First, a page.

Irresponsibly Early 2019 IRONMAN World Championship Predictions

Jocelyn McCauley


The IRONMAN World Championship in Kailua-Kona, Hawaii, is comparable to the Masters in golf or the Super Bowl in American football. It's where the biggest names gather for the ultimate showdown, facing brutal conditions and a relentless course with a legendary history. And if the 2019 edition is anything like the 2018 race, we're in store for some hard, exciting racing from both the men's and women's fields.

While it's impossible to know for sure—injuries, mechanicals and unlikely up-and-comers could totally disrupt the 2019 IRONMAN World Championship podiums—as of May 2019, here are our irresponsibly early predictions for October 12's race. 

Disagree with our picks? Let us know who you've got breaking the tape in the comment section below. 

Be sure to check back for our latest Kona updates  as we get closer to race day.  

Women's 2019 IRONMAN World Championship Podium 

Daniela Ryf (SUI):  There's no way we can count out Daniela "Angry Bird" Ryf as a serious contender come October. She's a four-time IRONMAN World Champion, four-time IRONMAN 70.3 World Champion and has been on an absolute tear already this season. Her wins at IRONMAN Texas and IRONMAN 70.3 Oceanside so far in 2019 shows she's still at top form, and it'll be interesting to see how she sustains this level of productivity throughout the season. 

Lucy Charles-Barclay (GBR):  At only 25 years old, Lucy Charles-Barclay has already seen a whole lot of success in her young triathlon career. She set a blistering swim course record in Kona last year with a time of 48:14 (beating the longstanding record from 1999) and has finished second on the podium for two years in a row. She's also shown she has the legs to back up her stellar swim with strong bike and run splits—it'll just be about putting it all together to give Ryf some competition come race day. She did just that at the IRONMAN African Championship in April (sans Ryf), and despite the pro swim course being shortened, she exited the water more than seven  minutes ahead of her nearest competitor as she went on to win the race.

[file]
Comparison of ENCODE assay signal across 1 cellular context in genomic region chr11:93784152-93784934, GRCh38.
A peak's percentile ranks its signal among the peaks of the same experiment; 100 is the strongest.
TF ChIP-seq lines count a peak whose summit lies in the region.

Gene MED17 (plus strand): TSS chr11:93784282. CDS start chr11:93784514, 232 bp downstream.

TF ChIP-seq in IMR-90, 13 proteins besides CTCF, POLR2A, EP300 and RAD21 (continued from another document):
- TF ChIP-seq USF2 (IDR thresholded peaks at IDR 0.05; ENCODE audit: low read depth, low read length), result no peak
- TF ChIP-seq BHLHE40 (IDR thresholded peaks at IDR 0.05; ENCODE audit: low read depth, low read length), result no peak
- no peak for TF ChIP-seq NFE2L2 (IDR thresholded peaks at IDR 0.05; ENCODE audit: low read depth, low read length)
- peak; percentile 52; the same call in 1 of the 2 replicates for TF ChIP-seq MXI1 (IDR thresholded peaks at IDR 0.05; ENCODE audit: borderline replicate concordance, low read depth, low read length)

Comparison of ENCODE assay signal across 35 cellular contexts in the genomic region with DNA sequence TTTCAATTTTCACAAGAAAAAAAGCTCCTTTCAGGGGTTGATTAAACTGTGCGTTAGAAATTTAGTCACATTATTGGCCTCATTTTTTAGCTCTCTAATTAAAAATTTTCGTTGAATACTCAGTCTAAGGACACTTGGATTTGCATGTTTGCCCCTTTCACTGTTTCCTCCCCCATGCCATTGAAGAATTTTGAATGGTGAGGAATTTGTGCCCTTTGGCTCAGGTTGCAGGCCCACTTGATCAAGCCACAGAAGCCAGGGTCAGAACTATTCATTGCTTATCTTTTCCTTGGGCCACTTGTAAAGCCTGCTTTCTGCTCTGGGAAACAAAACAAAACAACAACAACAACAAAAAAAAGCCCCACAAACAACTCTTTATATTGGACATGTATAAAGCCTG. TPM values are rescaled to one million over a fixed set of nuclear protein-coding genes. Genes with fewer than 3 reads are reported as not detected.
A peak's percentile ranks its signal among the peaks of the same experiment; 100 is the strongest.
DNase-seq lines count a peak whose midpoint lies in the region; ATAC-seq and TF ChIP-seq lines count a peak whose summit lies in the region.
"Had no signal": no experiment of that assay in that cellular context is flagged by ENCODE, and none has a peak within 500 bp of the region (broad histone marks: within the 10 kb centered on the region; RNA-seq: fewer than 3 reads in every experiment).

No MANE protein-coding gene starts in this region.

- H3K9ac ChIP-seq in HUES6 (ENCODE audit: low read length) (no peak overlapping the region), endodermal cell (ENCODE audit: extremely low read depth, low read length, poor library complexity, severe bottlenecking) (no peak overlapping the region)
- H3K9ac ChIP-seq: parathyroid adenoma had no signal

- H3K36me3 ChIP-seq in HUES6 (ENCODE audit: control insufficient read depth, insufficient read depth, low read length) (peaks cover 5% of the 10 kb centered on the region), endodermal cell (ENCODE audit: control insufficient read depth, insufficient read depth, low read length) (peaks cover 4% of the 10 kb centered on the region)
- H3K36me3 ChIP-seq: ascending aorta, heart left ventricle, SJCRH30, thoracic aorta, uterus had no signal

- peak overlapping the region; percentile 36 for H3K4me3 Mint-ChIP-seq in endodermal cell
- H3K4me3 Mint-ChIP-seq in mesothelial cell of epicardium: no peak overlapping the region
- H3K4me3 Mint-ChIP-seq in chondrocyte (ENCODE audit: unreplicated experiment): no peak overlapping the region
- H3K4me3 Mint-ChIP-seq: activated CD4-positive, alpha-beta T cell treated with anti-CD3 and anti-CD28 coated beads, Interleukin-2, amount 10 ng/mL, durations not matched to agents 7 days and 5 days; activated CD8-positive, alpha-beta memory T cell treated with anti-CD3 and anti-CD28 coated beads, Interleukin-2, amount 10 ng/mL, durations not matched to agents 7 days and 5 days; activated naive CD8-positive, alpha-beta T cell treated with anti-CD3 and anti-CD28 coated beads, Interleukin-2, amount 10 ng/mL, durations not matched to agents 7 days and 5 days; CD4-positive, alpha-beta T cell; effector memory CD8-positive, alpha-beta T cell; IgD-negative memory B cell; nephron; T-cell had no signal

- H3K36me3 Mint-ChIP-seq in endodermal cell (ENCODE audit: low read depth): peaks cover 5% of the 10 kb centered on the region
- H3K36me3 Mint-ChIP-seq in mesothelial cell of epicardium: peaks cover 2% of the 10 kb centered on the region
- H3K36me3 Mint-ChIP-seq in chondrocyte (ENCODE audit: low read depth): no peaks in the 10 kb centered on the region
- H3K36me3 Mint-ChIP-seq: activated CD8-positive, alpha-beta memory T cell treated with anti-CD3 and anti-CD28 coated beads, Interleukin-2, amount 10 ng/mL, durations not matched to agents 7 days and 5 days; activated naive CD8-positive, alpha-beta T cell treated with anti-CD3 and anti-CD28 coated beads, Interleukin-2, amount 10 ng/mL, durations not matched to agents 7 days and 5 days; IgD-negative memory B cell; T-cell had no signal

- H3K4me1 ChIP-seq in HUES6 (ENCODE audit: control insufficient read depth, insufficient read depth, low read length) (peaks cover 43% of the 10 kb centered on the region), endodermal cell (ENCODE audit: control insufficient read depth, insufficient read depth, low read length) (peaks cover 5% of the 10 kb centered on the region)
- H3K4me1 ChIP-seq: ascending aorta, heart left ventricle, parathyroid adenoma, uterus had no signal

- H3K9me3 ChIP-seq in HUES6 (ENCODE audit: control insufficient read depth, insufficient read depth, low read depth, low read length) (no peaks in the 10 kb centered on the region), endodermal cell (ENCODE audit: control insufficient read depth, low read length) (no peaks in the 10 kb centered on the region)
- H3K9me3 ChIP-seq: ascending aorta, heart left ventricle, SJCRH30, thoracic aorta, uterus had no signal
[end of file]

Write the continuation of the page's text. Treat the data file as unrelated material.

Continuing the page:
Jocelyn McCauley (USA):  American triathlete Jocelyn McCauley is having a breakout year so far. She dominated the field for an impressive win at early-season IRONMAN New Zealand and went 8:39:41 at IRONMAN Texas to finish just behind Ryf for second place overall (she passed Ryf with 10K to go on the bike, with Ryf only catching her with four miles to go in the run). She cracked top-10 at the IRONMAN World Championship in 2017 (riding with a flat in 2018), so we haven't seen McCauley's best on the Big Island yet. 

Men's 2019 Ironman World Championship Podium 

Patrick Lange (DEU):  Lange is coming off impressive back-to-back victories at the IRONMAN World Championship, so he naturally belongs at on the top step for this all-too-early Kona prediction. But with his main competitor, Jan Frodeno (DEU), back to his winning ways (granted he hasn't been tested in an Iron-distance race yet, and pulled out of 70.3 Oceanside) after recovering from his hip injury last season, we'll see if Lange can complete a three-peat on the Big Island. Kona conditions certainly seem to complement his skillset. 

Ben Hoffman (USA):  We had to put an American on the list, so naturally Ben Hoffman was first to mind. Despite dealing with a stress fracture last year (causing him to DNS at Kona), he returned to clean up the stacked pro field at the IRONMAN African Championship for the third time in four years, and followed it up with a podium finish at Challenge Cancun. He's also been successful at the IRONMAN World Championship with a second-place finish in 2014 and two other top-10 showings. He seems to be in the zone this year, and we're curious to see how he fares come October. 

Patrik Nilsson (SWE):  Coming off a big win at IRONMAN Texas, Swedish triathlete Patrik Nilsson will be someone to watch at the 2019 IRONMAN World Championship. He's fast—like keeping up with Andrew Starykowicz fast—on the bike and is a front-pack swimmer who isn't afraid to lay it all out on the line during the run. He saw some success on the Big Island in 2017 with a top-10 finish (DNF in 2018), so if he's having a good day, he'll be a threat for a podium spot.

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